Various – Music For Jazz Dancers review
As DJ at one of the longest running and most venerable jazz nights around, London’s Messin’ Around, Adrian Gibson has road-tested more than a fair share of jazzy sensations in his time. Music For Jazz Dancers distills his knowledge and experience into one vital collection of essential cuts, and it’s an eye-opening and valuable resource.
Trombonist and bandleader Peter Herbolzheimer’s collaboration with Dianne Reeves from 1995, “Cherokee,” kicks things off with a big band flair that would undoubtedly tear up the right dance floor. Samba rhythms find a good home here too – with Mario Canonge’s “Kon Djab Djigidi” and Marcos Ariel’s pacey “Samba Torto” breaking out the congas in particular. In fact, much of what Gibson selects comes at a break-neck speed, which suggests the crowds at Messin’ Around must have superhuman stamina. Fernando Gelbard’s “Alevacolaries” in particular is blisteringly fast, driven by hand percussion, some screaming vocals and Rhodes. The combination of all these elements is fascinating and a real find. For listeners inclined toward a slightly more conventional mode of jazz though, Primo and the Groupe’s “A Child Runs Free” is a perfect fusion of uptempo rhythms with smooth vocalisms and laidback piano accompaniment. Not only is this a great collection of hitherto obscure jazz, the fact that it’s presented with dancing in mind makes it all the better.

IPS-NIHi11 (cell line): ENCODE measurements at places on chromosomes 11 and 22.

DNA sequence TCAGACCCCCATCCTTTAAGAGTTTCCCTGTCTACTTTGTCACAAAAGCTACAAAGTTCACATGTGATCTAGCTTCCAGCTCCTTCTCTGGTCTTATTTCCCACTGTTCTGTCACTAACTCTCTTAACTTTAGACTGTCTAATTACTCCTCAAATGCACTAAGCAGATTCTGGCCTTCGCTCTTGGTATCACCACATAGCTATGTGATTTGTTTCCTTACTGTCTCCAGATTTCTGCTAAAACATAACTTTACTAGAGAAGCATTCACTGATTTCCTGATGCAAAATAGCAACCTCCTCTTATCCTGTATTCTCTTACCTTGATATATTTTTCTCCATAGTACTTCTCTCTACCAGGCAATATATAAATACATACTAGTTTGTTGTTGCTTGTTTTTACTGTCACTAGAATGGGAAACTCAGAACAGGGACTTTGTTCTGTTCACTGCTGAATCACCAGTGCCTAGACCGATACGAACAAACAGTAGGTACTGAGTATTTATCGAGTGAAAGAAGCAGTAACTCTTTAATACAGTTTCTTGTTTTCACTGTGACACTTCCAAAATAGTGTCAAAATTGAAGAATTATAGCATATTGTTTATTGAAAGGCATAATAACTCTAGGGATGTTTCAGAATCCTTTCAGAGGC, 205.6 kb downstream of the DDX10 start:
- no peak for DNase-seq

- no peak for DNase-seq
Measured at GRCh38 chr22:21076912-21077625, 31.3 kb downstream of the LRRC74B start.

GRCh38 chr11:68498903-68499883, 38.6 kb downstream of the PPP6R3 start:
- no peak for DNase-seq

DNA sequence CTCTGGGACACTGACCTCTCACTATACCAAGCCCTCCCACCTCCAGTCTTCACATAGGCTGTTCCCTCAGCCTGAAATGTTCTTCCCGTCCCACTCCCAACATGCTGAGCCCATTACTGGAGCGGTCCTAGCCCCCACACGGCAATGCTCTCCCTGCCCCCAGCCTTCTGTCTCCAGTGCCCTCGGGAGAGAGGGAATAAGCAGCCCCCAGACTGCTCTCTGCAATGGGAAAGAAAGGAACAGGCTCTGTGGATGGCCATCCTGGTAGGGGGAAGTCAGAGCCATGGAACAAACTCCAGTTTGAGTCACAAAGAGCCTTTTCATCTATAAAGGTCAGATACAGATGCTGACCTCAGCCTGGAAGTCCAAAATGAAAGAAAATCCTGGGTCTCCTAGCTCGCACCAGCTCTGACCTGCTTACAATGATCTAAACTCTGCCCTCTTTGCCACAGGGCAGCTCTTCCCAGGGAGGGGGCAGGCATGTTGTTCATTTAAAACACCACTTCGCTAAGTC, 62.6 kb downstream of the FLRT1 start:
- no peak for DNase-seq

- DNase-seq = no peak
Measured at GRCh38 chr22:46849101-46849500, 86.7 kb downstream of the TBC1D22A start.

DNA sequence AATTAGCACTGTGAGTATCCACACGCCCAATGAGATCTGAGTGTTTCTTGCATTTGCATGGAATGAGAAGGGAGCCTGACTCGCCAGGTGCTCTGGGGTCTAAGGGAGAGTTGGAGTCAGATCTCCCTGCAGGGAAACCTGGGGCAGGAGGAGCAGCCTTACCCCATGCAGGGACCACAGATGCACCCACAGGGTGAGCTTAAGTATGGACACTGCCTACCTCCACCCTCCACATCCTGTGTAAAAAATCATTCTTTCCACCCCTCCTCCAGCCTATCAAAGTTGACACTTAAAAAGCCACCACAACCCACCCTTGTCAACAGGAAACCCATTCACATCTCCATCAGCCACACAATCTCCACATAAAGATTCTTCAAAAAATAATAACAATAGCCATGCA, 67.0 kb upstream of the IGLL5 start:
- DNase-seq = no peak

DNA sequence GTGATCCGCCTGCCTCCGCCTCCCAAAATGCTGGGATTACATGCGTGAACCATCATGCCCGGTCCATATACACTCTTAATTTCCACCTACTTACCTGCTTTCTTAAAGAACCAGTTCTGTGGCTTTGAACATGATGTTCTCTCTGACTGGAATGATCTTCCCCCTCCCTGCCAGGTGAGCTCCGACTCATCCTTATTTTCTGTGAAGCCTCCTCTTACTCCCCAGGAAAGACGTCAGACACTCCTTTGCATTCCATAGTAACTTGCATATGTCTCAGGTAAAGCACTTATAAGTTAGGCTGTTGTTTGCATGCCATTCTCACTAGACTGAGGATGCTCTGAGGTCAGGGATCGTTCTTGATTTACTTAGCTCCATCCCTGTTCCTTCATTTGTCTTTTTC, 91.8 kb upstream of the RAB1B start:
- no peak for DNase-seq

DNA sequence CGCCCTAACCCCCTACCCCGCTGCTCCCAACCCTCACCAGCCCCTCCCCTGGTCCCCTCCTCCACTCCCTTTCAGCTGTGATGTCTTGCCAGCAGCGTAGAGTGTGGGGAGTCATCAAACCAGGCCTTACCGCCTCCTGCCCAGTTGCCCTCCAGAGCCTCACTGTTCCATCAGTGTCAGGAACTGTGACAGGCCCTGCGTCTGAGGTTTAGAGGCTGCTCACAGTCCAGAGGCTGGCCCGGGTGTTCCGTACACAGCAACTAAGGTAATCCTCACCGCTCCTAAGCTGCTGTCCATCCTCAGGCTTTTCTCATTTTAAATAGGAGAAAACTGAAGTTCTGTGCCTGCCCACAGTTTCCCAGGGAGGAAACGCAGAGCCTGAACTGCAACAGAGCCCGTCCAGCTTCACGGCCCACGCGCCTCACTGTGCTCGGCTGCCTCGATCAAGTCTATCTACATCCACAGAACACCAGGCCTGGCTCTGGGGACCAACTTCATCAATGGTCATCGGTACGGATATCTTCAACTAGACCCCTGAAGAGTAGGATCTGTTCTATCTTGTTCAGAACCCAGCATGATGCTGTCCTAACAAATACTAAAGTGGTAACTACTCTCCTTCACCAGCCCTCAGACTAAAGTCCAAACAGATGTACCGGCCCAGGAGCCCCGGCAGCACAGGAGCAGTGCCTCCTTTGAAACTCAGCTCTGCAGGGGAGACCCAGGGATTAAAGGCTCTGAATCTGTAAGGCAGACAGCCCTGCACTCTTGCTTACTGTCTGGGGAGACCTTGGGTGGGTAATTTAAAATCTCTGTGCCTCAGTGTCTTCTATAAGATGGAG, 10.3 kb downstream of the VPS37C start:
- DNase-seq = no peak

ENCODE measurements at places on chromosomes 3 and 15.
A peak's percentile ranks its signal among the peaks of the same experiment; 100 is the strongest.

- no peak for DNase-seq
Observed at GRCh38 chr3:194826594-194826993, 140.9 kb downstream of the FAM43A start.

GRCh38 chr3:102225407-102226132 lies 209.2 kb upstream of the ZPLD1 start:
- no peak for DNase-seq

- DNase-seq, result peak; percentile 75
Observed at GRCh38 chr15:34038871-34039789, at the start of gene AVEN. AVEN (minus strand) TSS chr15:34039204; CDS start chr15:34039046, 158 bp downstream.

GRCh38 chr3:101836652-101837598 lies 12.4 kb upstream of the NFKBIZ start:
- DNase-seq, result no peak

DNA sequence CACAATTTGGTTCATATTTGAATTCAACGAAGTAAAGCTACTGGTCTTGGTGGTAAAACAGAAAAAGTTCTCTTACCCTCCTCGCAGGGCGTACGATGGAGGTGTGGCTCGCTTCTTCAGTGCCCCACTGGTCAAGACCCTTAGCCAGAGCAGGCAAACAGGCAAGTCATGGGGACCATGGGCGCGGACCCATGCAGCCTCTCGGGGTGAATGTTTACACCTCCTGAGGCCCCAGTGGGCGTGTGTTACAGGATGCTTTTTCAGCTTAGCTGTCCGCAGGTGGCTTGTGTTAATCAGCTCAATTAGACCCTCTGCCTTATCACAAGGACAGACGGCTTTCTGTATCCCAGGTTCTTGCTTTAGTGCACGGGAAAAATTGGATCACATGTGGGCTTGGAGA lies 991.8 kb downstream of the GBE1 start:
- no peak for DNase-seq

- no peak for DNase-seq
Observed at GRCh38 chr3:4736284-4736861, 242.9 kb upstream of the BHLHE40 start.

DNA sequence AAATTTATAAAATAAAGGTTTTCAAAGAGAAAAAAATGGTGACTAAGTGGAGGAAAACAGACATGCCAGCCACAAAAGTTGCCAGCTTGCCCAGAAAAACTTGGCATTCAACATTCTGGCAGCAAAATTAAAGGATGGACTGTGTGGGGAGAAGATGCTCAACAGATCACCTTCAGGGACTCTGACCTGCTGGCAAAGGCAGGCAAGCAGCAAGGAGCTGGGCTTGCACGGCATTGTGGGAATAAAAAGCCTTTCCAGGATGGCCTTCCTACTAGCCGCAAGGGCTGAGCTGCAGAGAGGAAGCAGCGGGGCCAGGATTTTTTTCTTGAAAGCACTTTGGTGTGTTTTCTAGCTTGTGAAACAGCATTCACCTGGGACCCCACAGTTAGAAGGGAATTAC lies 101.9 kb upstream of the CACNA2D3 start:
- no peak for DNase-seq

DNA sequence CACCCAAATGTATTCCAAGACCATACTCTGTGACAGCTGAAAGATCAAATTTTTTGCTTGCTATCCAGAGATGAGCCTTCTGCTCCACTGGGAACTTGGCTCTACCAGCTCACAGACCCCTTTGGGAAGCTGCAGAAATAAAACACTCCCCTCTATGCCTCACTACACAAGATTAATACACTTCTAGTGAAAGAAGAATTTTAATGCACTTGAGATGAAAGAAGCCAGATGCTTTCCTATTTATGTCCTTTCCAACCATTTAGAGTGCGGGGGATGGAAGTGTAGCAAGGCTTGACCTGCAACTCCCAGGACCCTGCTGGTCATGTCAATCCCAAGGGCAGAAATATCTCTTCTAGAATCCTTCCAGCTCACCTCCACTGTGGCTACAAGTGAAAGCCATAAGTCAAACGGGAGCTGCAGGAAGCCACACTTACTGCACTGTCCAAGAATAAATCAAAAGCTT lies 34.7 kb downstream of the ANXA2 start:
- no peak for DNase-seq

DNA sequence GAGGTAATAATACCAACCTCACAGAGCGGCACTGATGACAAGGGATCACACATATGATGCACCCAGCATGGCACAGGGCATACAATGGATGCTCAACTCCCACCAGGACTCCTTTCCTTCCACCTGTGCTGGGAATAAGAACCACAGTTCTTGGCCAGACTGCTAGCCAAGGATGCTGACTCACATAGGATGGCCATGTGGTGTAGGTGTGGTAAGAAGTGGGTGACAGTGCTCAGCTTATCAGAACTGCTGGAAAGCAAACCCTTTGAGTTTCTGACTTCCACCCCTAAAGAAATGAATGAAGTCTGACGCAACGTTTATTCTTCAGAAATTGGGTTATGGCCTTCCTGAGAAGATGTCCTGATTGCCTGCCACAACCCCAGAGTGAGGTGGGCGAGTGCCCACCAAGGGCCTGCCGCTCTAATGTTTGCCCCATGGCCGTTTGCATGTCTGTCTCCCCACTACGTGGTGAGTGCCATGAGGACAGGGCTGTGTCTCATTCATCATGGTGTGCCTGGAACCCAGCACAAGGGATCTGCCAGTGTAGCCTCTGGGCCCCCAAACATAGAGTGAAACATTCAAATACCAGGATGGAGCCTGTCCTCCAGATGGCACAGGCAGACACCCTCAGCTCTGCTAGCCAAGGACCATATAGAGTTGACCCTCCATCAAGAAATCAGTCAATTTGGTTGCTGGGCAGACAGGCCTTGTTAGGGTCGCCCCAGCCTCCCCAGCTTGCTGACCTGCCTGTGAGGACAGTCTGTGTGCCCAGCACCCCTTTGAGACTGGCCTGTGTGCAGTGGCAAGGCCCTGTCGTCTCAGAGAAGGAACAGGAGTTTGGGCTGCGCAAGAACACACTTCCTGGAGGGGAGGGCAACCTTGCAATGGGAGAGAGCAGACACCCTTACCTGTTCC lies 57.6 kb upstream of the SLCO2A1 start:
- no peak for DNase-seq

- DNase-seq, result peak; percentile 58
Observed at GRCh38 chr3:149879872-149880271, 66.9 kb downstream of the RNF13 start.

Review: Oliver Keens